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Published in Print: October 7, 1998, as College Board's President Announces Plan To Resign

College Board's President Announces Plan To Resign

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After guiding the College Board through more than a decade of transition, President Donald M. Stewart has announced that he will resign from the post next year.

Mr. Stewart plans to remain in the position until September 1999, when he will become a visiting scholar at the John F. Kennedy School of Government at Harvard University, where he now teaches part time.

At Harvard, the former president of Spelman College in Atlanta will teach courses on higher education and public policy, while conducting research and writing on related issues.

"The College Board will celebrate its centennial in 2000. I think it is a marvelous time ... to turn it over to new leadership for the new millennium," Mr. Stewart, 60, said in an interview last week. "I still have some good years left to develop new skills, become a good teacher, and do some writing."

During his tenure at the New York City-based College Board, which administers the SAT, the board revamped its widely used SAT college-entrance exam, adjusted, or "recentered," the scoring of the test, expanded the Advanced Placement program to more than half the nation's high schools, and pushed initiatives to better prepare minority students for college.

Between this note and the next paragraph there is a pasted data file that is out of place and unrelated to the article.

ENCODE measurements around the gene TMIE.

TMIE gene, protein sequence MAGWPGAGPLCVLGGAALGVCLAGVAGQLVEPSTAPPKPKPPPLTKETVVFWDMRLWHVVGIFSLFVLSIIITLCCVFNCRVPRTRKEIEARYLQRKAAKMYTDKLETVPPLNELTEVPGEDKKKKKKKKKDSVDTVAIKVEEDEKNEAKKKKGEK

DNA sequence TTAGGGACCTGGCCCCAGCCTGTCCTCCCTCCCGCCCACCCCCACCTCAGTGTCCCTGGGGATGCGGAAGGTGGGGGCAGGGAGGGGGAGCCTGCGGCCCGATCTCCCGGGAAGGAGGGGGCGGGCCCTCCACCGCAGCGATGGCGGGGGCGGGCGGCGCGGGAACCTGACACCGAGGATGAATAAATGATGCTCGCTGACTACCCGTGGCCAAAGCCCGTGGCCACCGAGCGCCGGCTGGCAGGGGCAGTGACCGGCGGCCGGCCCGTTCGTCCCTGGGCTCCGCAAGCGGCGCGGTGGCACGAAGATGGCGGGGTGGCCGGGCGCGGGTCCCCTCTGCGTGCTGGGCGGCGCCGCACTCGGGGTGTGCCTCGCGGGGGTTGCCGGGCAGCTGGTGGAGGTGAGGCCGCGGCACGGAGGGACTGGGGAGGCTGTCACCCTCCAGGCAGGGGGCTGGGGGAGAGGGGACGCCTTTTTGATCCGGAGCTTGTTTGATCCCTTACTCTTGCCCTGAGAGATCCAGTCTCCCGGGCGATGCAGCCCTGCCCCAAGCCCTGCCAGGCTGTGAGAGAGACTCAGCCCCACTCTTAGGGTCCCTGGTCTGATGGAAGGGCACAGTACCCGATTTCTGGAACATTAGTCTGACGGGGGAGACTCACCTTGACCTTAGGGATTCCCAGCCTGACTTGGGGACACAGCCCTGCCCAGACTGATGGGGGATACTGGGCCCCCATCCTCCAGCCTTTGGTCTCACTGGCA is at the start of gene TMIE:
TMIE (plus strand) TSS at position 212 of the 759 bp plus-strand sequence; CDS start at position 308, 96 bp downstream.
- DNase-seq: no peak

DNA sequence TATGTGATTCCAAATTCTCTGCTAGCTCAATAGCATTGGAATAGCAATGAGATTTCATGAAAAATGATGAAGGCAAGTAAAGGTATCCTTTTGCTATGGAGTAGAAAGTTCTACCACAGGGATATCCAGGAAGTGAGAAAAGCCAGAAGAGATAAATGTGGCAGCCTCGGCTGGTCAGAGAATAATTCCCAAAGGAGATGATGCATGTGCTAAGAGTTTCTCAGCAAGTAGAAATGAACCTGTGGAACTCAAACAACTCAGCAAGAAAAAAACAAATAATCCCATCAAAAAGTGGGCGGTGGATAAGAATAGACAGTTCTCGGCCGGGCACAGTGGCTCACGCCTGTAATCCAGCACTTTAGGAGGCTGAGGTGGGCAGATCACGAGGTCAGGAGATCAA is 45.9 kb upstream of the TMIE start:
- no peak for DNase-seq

Closer to Schools

"His 12 years were ones of great challenge and change," Joyce Smith, the president of the Alexandria, Va.-based National Association for College Admission Counseling, the group representing high school counselors and college-admission officers, said last week. "Don has overseen a lot of transition, and it's not always been easy."

Others stressed the ties Mr. Stewart forged between higher and precollegiate education.

"I would single out his efforts in bringing the higher education community closer to the K-12 sector and building lines of communication between them," said Stanley O. Ikenberry, the president of the American Council on Education, a Washington group representing higher education associations and institutions.

"He's been able to chart a relatively smooth course ... and see many of the contentious issues as they relate to testing in the broader public-policy context," Mr. Ikenberry added.

Vol. 18, Issue 6, Page 3

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